UK government eyeing changes to its planning regime for 50MW+ solar sites


Solar projects above 50MW in the UK are defined as Nationally Significant Infrastructure Projects and go through a more rigorous and lengthy approval process. Image: Duke Energy.

The UK Department for Business, Energy and Industrial Strategy (BEIS) is eyeing changes to its planning regime for 50MW+ solar sites, with energy storage developments increasing in the country as well.

As part of its review into energy National Policy Statements (NPSs), which apply only to infrastructure defined as a Nationally Significant Infrastructure Project (NSIP), the government has proposed new guidance on solar PV as it seeks to overhaul its current planning regime and facilitate the growth of 50MW+ solar projects, which are currently burdened by the NPSs.

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Crucially, under a new section added for solar PV, it clarified that inverters used on site should determine the capacity thresholds for solar PV projects under section 15 of the 2008 Act. The act defines the size of projects which can be considered at local authority level rather than though the NSIP route, which has been a major barrier to larger scale solar in the UK due to its increased requirements and timescales.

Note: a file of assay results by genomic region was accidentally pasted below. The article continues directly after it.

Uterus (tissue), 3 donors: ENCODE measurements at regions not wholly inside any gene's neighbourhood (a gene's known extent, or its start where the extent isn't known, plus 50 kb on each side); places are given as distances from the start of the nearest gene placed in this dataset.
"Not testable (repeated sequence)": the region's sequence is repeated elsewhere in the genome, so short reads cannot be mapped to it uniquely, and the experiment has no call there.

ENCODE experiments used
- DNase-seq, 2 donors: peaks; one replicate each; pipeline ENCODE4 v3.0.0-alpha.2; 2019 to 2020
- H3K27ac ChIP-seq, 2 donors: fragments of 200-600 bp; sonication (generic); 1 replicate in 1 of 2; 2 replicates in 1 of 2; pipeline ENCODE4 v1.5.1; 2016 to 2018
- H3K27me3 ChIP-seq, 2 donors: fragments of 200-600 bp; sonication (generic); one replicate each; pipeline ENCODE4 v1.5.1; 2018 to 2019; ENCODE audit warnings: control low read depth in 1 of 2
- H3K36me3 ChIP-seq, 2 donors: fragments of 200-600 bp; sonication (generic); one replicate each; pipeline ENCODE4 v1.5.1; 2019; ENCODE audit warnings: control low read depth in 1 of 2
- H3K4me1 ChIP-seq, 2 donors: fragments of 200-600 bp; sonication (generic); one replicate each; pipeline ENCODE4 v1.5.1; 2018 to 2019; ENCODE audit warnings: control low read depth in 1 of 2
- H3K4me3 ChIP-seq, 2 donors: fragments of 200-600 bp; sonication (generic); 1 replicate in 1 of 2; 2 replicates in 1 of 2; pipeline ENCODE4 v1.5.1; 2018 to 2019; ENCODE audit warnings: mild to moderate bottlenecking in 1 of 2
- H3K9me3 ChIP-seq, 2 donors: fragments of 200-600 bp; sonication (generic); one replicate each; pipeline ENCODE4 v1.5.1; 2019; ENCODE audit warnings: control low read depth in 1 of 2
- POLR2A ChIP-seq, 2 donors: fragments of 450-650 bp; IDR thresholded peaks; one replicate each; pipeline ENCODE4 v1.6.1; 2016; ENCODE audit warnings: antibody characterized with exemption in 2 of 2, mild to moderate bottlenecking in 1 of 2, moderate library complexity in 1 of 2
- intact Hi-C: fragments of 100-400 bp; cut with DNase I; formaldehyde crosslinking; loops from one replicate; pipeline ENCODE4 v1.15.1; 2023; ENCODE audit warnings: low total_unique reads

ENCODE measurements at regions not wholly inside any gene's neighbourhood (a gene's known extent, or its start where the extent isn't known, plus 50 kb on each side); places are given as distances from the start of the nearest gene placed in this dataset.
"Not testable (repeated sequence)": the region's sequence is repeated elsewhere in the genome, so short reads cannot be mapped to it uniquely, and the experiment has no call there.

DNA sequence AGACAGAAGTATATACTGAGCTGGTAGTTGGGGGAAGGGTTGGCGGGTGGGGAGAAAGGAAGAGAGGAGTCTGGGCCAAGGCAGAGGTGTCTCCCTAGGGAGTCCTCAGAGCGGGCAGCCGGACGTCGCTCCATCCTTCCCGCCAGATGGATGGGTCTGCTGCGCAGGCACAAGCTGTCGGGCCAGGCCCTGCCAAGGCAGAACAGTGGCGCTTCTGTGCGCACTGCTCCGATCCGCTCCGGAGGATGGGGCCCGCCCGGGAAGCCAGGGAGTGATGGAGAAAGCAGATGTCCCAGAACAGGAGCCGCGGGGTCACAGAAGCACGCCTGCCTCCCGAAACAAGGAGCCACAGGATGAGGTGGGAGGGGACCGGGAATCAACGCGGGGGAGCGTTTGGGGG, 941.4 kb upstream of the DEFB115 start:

The consultation follows calls from Housing Minister Christopher Pincher for industry input into how to reform the NSIP system, which was reported by PV Tech’s sister publication Solar Power Portal.

It also comes amid a flurry of projects in the UK, with work starting at a battery storage site by developers Harmony Energy and Fotowatio Renewable Ventures (FRV), which is being lauded as the largest of its kind under construction in the UK.

Elsewhere, battery storage project developer and O&M provider Anesco has had its plan for a 50MW battery storage site in Essex, England approved by the local authority. In the article covering the approval, Energy-Storage.News Editor Andy Colthorpe presents the growing business case for batteries.

The NPSs consultation is expected to close on 29 November.

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